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iReporters search for the 'heartland' on road trip

  • Story Highlights
  • Two iReporters share their favorite experiences from their road trip
  • The Lincoln Log Cabin was the home of Thomas Lincoln, Abe's father
  • The Union Federal Savings & Loan in Kewanee, Illinois, has otters in the lobby
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By Marina Koestler Ruben and Adam Ruben
Special to CNN
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Editor's note: The authors, who live in Silver Spring, Maryland, sent their road trip photos and videos to Here is their story.

CHICAGO, Illinois (CNN) -- Knowing we would attend a wedding in St. Louis, Missouri, one weekend and a bridal shower in Chicago, Illinois, the next, the two of us decided to turn the events into an excuse for a summer road trip through Illinois and parts of neighboring states from June 28 to July 4.

The couple camped out at Starved Rock State Park, near Utica, Illinois.

Adam Ruben, shown here in St. Louis, explored the Midwest with his wife Marina Koestler Ruben.

Sure, we had heard the Midwest buzzwords: Ethanol. Cheddar cheese. Barack Obama. But what else, we wondered, made the heartland of America tick?

The land of costumed interpreters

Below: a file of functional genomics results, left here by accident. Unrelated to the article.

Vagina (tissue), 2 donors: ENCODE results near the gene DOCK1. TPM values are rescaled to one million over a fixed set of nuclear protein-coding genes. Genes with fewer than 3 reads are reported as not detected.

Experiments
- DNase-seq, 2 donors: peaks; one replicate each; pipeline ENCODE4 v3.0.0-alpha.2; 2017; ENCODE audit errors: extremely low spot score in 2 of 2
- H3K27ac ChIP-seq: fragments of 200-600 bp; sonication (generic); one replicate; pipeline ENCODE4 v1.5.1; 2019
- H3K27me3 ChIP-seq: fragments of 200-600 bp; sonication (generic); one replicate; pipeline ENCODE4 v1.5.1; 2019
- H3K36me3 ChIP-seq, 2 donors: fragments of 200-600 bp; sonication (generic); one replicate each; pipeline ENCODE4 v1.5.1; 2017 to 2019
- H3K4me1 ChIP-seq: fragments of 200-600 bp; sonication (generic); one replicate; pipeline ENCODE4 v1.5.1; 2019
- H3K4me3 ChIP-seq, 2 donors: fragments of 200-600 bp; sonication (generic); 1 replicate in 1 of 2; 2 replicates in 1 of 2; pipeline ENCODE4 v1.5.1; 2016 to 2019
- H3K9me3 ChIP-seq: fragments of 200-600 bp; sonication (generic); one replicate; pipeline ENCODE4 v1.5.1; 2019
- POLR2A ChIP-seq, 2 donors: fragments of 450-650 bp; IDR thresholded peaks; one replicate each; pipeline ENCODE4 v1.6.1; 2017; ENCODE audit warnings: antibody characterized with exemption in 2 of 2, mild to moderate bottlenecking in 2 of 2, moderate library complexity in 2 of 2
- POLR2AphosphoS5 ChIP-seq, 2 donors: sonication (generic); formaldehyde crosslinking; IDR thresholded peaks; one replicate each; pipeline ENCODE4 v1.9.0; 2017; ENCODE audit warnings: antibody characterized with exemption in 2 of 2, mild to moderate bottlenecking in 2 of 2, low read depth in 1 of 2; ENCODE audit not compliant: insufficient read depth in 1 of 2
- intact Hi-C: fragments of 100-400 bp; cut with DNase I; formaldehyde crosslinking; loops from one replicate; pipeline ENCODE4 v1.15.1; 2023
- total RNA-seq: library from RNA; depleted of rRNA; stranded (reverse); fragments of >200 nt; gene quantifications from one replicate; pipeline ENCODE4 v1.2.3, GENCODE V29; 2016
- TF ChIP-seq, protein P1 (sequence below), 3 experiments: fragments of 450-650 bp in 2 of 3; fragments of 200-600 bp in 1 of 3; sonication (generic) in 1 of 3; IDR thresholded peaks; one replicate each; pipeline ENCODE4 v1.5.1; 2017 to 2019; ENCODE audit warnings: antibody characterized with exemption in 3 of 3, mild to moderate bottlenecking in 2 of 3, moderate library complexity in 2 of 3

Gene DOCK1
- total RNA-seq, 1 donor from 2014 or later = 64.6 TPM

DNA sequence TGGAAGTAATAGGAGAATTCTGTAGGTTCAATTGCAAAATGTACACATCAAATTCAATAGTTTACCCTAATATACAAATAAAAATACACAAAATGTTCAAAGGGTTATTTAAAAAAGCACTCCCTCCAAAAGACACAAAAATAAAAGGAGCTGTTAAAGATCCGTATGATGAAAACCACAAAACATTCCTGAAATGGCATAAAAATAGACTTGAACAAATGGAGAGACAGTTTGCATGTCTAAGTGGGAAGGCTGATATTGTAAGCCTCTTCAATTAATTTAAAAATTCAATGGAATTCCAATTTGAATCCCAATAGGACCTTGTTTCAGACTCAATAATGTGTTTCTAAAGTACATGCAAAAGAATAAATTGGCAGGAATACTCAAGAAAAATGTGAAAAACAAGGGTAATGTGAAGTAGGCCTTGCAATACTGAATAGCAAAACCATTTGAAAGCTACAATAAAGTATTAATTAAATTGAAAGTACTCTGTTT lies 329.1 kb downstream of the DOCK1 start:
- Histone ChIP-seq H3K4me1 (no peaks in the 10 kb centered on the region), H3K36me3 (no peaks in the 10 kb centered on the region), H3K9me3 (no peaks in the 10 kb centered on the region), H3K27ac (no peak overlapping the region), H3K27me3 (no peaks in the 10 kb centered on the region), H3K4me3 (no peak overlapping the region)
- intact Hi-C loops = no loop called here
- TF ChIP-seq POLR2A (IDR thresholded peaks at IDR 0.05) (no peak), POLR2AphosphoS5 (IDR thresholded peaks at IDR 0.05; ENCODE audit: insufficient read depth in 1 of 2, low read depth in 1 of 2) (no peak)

The license plates aren't kidding -- Illinois really is "The Land of Lincoln." The capital, Springfield, is the site of the only national park in Illinois, the Lincoln Home National Historic Site, where Abe lived with his wife and children before becoming president.

We wished we'd had time to see the Abraham Lincoln Presidential Library and Museum, which uses interactive exhibits and Holavision technology to create what one innkeeper described as "a U.S. attraction second only to Disney World." See map of our trip »

Near Lerna, Illinois, we drove half an hour out of our way to see the Lincoln Log Cabin. Turns out it was the home of Thomas Lincoln, Abe's father. Perhaps not surprisingly, "Thomas" doesn't appear on the directional signs. There, and later at Lincoln's New Salem, about 20 miles northwest of Springfield, we learned all about our 16th president. We also learned that we both find historical re-creationists and costumed interpreters unnerving. (Why do they try so hard to point out visitors' anachronisms? And what verb tense do you use with them?)

Other historical sites

• Maeystown, Illinois: A crossroads consisting of an 1884-saloon-turned-B&B, ice cream parlor (open mostly "by chance or appointment"), and a local bar comprises the commercial district of this tiny town, which was settled by German immigrants. We ate a family-style Sunday chicken dinner, then strolled past the creek, old church and pleasant local residences and gardens.

• Galena, Illinois: Part of Galena's charm is that it's a picturesque, hilly town in a land of flat farms and fields. From Ulysses S. Grant's house, we overlooked the town, then walked down toward Grant Park, across the Galena River and railroad tracks, and into a charming downtown filled with confectionaries and antique shops.